Intact artillery shells that have spent more than seven decades at the bottom of Conception Bay will be brought up from the depths by military divers starting next week, in an operation expected to last 10 days and end with the ordnance being blasted apart on dry land.
The ordnance is aboard four ore carriers that sank in 1942 off Bell Island, the torpedoed targets of German U-boats during the Second World War off Bell Island. The ships have been underwater ever since, largely intact save for the anemones, crabs and other sea creatures that have moved in.
But according to a frequent diver in the area, time and seawater has begun to take their toll on the wrecks.
"The steel in the ship is deteriorating over time. It's rusting. So things are starting to become exposed that weren't before," said Neil Burgess, who is also the president of the Shipwreck Preservation Society of NL.
Those "things" include the unexploded ordnance that Burgess has seen on his dives, a few pieces scattered on ship decks, foot-long pieces of pipe stuffed with explosives.
"Nobody in their right mind goes and plays with them, but you don't want anybody getting it in their head to collect a souvenir. Because those things are still dangerous, for sure," he said.
Burgess estimated there are about 50 shells aboard each ship, most stored within cabins or steel lockers. The military has not specified a number, and said it will only know once its divers have begun removal.
In a press release, the Department of National Defence said the ordnance won't be detonated underwater, so as to preserve the wrecks and local marine life.
Checking out the wrecks is a huge draw for divers around the world, said Burgess, who puts it in his top five shipwrecks worldwide to dive himself.
"They're extraordinary. They're so intact. They're so huge," he told CBC Radio's St. John's Morning Show, estimating each ship is more than 120 metres long.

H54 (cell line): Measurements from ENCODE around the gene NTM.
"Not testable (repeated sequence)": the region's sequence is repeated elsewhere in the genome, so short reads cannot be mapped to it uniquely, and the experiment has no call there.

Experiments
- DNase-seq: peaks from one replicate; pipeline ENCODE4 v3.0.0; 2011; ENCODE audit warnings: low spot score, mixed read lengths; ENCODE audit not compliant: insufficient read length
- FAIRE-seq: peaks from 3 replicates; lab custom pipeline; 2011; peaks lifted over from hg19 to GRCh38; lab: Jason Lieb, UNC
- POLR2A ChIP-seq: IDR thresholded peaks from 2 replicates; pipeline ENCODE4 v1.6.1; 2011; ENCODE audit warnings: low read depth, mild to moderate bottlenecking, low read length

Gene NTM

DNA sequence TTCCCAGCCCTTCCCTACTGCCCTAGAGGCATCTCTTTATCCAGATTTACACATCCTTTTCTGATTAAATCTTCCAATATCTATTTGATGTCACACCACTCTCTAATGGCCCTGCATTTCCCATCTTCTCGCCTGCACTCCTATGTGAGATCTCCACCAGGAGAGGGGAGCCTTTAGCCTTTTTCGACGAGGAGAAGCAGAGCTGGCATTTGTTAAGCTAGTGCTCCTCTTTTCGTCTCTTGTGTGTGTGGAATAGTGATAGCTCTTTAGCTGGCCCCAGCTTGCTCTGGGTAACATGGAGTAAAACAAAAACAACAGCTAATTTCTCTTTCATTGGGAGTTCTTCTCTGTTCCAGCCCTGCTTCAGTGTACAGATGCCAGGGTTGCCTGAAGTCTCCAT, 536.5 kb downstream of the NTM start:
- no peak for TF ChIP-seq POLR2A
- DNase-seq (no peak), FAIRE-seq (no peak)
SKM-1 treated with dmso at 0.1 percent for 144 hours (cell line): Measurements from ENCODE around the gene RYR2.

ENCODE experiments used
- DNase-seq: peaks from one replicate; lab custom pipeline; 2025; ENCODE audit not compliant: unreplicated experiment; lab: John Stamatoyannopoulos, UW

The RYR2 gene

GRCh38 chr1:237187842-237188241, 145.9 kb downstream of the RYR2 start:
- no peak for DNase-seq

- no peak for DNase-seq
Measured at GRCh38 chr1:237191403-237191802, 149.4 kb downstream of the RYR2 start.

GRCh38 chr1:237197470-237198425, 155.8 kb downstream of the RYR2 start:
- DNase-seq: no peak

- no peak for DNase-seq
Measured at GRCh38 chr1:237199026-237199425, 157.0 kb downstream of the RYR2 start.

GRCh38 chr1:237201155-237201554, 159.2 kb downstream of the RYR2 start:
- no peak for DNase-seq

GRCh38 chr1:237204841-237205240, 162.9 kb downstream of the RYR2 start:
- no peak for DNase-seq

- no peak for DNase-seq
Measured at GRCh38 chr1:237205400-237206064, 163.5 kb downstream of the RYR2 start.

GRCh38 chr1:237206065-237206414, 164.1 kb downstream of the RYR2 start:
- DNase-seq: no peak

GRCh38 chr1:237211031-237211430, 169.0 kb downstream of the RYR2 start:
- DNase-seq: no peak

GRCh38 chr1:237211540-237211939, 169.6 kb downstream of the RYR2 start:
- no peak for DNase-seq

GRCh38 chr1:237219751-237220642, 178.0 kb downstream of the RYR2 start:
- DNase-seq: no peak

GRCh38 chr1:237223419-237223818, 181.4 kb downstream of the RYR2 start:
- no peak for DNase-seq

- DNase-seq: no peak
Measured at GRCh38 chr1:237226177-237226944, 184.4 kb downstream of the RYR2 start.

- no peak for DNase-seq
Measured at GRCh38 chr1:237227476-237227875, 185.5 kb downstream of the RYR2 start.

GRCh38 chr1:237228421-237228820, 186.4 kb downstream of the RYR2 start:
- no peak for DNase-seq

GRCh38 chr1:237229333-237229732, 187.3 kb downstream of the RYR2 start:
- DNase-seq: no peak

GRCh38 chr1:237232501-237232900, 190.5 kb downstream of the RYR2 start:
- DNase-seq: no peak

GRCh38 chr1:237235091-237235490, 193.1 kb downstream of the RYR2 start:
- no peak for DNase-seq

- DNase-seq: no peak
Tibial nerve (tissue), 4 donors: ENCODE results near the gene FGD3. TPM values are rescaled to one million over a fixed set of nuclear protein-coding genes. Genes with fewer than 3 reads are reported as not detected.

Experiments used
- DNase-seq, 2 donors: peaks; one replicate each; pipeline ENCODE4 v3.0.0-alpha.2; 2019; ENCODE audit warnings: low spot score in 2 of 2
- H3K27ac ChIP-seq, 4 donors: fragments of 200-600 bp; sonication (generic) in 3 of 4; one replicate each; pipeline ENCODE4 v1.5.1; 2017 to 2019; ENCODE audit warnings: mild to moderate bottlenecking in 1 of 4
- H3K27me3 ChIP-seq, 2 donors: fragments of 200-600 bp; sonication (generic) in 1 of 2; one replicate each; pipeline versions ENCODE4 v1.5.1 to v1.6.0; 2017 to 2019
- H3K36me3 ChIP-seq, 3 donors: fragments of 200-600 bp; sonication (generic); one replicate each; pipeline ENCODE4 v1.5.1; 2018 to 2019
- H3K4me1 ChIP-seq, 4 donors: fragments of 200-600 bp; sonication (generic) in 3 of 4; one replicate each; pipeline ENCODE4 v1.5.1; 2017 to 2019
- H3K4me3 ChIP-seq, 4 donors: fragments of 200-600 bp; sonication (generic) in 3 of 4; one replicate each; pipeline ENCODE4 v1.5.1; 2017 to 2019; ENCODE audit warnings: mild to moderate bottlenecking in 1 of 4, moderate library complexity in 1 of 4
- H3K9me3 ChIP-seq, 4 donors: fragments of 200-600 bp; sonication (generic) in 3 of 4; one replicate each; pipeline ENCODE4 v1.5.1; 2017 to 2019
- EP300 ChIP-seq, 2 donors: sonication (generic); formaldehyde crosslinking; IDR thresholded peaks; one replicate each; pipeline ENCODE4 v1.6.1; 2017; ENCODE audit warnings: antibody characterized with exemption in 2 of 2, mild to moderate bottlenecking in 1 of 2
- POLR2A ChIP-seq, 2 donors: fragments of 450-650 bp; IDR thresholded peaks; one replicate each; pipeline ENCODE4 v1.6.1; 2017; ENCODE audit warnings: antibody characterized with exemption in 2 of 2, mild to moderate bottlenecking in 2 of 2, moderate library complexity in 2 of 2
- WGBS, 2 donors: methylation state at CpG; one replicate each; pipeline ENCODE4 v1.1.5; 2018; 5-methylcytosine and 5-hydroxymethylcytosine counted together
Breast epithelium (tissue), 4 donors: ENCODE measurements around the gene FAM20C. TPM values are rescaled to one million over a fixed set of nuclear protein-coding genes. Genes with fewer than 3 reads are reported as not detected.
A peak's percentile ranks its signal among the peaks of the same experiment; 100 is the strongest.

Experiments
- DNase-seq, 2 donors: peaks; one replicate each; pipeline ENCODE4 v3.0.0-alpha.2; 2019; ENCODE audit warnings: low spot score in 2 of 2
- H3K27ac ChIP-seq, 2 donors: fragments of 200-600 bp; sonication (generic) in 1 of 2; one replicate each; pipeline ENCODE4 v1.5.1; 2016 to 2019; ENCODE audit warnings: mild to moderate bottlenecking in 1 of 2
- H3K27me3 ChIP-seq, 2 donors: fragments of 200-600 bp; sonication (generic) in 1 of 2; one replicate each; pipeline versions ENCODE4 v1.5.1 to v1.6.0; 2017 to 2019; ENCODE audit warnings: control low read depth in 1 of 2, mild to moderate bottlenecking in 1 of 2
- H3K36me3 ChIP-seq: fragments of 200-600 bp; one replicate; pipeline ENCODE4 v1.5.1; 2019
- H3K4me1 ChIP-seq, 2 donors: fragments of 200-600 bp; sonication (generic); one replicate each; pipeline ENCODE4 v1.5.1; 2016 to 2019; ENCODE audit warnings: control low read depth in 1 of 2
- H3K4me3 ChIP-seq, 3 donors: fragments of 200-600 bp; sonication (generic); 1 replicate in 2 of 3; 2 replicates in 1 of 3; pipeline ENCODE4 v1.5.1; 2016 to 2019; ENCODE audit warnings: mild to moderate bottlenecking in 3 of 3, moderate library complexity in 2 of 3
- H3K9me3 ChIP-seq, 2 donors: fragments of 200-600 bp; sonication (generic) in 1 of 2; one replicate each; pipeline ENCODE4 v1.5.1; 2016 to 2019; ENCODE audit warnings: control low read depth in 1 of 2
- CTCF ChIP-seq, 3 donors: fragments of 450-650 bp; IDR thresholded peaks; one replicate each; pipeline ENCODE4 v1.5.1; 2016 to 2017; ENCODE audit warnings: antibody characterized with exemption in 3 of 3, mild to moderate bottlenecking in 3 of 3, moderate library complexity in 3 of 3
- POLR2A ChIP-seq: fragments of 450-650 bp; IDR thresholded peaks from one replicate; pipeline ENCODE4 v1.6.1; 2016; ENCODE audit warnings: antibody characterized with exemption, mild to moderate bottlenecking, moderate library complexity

"It takes a whole dive just to swim around the perimeter of the wreck, and there's so much to see."
Those sights include some sober ones, as three of the wrecks double as the graves of sailors. In all, 70 men were killed when the ships sank.
"There are things like shoes, and personal effects. And that's pretty sobering when you see it, because you realize that was probably worn by a sailor when the ship was sunk," he said.
Dry land detonations
Burgess met with military personnel prior to the announcement of the removal project, providing divers with maps of the ships' interiors and research he gleaned from Library and Archives Canada about the artillery aboard.
That information is crucial, he said, as navigating the underwater corridors and cabins requires skilled divers.
"It's very technical, because there's sediment in there and one wrong fin kick and you can't see anything," he said.
The dives will be done during daylight hours, starting July 15, with the work expected to last until July 24.
The RCMP will cordon off a zone around the divers for public safety as they bring the ordnance to the surface beginning in the early afternoon and lasting until the early evening.
The shells will then be detonated on dry land, at the Cambrai Rifle Range in Makinsons, with a nearby segment of the Veteran's Memorial Highway closed during those explosions.